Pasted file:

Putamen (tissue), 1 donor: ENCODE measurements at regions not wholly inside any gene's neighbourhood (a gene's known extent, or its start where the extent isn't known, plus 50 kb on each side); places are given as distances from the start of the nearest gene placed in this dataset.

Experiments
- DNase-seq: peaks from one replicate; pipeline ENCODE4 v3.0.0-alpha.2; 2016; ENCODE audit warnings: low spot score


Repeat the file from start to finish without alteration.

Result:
Putamen (tissue), 1 donor: ENCODE measurements at regions not wholly inside any gene's neighbourhood (a gene's known extent, or its start where the extent isn't known, plus 50 kb on each side); places are given as distances from the start of the nearest gene placed in this dataset.

Experiments
- DNase-seq: peaks from one replicate; pipeline ENCODE4 v3.0.0-alpha.2; 2016; ENCODE audit warnings: low spot score